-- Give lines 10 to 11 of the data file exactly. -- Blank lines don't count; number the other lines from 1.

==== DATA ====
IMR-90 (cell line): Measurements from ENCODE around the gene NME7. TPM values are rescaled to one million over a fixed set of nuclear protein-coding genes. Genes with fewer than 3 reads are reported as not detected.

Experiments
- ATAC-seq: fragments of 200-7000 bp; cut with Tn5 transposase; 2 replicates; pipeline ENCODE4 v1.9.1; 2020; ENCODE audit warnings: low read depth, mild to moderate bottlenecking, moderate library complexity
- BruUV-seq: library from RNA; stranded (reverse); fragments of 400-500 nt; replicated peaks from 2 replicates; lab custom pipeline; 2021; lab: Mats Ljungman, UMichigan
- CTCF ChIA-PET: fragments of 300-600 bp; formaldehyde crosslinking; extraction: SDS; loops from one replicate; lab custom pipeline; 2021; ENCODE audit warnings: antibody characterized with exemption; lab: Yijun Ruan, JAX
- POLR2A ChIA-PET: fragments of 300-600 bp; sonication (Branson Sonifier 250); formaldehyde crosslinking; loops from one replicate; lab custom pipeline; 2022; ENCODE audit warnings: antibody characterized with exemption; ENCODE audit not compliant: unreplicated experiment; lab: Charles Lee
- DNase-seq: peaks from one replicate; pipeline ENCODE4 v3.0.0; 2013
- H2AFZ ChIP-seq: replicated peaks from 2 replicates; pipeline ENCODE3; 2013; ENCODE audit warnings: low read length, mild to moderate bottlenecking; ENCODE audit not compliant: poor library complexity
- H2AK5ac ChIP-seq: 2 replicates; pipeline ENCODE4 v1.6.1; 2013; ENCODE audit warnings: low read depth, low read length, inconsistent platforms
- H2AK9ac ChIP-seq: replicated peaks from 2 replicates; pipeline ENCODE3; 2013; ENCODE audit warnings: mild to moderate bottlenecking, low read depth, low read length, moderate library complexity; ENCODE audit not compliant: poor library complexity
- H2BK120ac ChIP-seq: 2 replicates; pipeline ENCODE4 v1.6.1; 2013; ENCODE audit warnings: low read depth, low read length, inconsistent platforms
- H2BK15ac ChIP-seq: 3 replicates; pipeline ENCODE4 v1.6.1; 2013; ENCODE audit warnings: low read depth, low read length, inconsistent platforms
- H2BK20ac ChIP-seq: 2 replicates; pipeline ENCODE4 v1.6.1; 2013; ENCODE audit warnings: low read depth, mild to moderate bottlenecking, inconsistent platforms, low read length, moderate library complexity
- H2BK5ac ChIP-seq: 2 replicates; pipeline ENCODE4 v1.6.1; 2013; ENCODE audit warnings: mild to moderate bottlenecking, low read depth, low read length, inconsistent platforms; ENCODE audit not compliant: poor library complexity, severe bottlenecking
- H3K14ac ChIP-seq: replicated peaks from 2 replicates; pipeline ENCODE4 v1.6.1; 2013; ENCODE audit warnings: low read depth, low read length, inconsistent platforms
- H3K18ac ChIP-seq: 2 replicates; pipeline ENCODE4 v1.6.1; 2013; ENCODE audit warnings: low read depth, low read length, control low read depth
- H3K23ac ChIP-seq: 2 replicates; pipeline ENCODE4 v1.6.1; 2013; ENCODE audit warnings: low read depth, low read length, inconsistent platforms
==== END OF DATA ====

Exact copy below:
- H2AK9ac ChIP-seq: replicated peaks from 2 replicates; pipeline ENCODE3; 2013; ENCODE audit warnings: mild to moderate bottlenecking, low read depth, low read length, moderate library complexity; ENCODE audit not compliant: poor library complexity
- H2BK120ac ChIP-seq: 2 replicates; pipeline ENCODE4 v1.6.1; 2013; ENCODE audit warnings: low read depth, low read length, inconsistent platforms